2006 Argyle Winery, “Nuthouse” Reserve Pinot Noir
You can’t always judge a book by its cover. This wine may have a playful, nutty label, but the wine inside is plenty serious, as those who know Argyle’s Nuthouse series are well aware. Argyle Winery was created in 1987 by Rollin Soles and both he and his winery have received much acclaim ever since (he is the only Oregon winemaker to have had wines ranked among the Wine Spectator’s Top 100 Wines of the World an amazing eleven times. The magazine also named Argyle Oregon’s premier winery in 2000.) The winery itself was originally a hazelnut processing plant, and their “Nuthouse” label, which also includes a Chardonnay, is reserved for later-released, limited-production wines. The fruit for the Nuthouse Pinot comes primarily from their Lone Star Vineyard in the Eola Hills region, one of the premier sites for Pinot Noir, planted mostly to Dijon clones. Pinots from this vineyard are characterized by their dark fruit flavors, firm tannic structure, and ageability. The 2006 Nuthouse is bold and robust, with notes of spicy, fresh earth on the nose, and a rich, creamy texture. It is $49.75 and ready to enjoy now or over the next six to eight years.
Try it with a rack of lamb or grilled salmon.
As with so many of the most conscientious wineries, Argyle is committed to being good stewards of the natural environment on which they depend. They were one of the first LIVE (Low Input Viticulture and Enology) Certified Sustainable wineries in Oregon, and are also certified by Salmon-Safe.
2008 Cristom Vineyards Estate Viognier Eola-Amity Hills, Willamette Valley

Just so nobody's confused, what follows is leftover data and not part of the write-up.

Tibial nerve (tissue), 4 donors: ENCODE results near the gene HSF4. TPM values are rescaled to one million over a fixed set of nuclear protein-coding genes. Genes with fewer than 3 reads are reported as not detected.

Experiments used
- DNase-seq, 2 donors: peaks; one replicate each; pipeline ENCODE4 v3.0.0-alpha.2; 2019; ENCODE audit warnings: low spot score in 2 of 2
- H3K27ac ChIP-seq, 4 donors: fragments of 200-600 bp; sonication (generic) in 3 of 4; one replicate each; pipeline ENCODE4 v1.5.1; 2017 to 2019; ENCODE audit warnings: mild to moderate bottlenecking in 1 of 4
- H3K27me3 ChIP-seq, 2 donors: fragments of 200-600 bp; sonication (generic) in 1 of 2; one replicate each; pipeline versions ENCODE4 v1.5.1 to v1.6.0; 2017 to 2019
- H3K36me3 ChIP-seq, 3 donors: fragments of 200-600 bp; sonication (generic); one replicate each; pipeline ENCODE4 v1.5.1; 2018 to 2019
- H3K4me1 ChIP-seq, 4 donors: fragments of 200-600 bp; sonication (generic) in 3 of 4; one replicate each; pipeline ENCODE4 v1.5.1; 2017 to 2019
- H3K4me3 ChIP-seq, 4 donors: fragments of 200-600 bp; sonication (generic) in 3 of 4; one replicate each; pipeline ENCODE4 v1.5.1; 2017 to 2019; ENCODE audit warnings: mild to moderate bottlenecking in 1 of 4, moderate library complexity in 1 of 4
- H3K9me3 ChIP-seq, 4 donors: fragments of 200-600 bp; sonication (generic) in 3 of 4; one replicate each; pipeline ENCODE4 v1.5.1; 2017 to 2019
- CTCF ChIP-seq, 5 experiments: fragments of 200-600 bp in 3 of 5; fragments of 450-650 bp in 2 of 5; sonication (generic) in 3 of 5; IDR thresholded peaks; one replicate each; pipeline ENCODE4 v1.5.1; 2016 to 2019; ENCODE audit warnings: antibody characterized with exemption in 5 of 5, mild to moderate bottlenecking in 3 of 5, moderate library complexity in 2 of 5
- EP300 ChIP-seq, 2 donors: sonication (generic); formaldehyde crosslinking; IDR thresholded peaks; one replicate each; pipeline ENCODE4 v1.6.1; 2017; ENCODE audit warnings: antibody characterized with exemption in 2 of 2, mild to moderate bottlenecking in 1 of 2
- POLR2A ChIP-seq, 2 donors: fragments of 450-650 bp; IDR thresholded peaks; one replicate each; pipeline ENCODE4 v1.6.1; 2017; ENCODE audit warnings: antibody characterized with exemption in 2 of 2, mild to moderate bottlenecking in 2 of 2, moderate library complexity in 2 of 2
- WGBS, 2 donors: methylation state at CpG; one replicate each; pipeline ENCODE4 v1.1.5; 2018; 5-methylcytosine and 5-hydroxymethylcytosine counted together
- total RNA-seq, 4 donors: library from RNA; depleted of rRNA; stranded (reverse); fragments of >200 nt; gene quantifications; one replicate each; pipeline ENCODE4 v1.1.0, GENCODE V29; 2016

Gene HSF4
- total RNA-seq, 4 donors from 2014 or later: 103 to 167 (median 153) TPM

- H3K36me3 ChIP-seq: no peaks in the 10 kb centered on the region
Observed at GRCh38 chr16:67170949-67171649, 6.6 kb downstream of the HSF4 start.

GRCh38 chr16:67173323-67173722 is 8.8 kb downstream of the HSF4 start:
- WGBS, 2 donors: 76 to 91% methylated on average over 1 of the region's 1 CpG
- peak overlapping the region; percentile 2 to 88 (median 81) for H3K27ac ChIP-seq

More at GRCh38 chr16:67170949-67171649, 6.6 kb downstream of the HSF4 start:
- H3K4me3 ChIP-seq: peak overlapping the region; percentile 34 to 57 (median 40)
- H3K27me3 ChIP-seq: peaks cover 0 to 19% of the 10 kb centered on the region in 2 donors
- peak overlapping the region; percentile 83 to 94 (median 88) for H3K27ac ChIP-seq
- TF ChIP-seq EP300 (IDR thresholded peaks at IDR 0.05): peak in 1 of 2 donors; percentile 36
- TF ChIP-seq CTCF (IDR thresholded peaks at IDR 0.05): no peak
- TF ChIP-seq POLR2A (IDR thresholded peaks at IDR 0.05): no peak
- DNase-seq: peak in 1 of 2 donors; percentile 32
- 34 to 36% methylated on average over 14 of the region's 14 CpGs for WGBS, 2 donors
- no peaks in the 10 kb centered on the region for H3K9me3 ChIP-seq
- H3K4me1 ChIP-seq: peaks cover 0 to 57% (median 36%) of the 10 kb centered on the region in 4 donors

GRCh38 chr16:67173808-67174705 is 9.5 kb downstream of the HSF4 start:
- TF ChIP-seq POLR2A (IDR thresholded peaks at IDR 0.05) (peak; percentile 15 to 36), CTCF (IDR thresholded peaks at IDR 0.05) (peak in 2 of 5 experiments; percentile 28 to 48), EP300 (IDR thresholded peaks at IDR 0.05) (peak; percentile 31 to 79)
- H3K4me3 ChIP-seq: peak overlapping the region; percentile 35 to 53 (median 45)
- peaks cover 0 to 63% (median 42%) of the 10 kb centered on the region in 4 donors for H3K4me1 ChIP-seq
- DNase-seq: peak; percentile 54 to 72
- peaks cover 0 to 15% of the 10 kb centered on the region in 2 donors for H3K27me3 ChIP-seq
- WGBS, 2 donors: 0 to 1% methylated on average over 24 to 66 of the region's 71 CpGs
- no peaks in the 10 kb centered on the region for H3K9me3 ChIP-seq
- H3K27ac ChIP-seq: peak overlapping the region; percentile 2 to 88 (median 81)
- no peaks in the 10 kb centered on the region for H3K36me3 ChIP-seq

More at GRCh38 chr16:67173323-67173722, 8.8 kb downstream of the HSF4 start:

It’s time, once again, to remind ourselves that Oregon is not only about Pinot Noir. And there is more to explore than those other two major players, Chardonnay and Pinot Gris. Just when we were thinking that it would be nice to include an Oregon white wine in a summer club, one of our reps showed up with this lush, aromatic Viognier from Cristom Vineyards, in Salem, Oregon. Long known for their silky Pinot Noirs, Cristom was one of the first wineries to plant Viognier in the Willamette Valley. It had long been thought that this region was too cool and wet to grow this finicky northern Rhône variety, but they planted it on their warmest sunniest site, and had good results right from the first vintage. Winemaker Steve Doerner has been with Cristom since its inception, when he hired on with much winemaking experience, and a strong conviction do things in as traditional a manner as possible. He eschewed the common practice of using laboratory yeasts, and encouraged native yeast fermentation. Today, this is one of Cristom’s hallmarks, and it is what gives their wine its added complexity and true varietal character. You can taste it in this Viognier. It is rich, complex and floral but, perhaps because of the cooler climate, has none of the cloying characteristics that some New World Viogniers can have. It is balanced and inviting, with bright stone fruit flavors, and a long finish. It’s ready to drink now, with strong cheese or summer grilled fare. It is $27.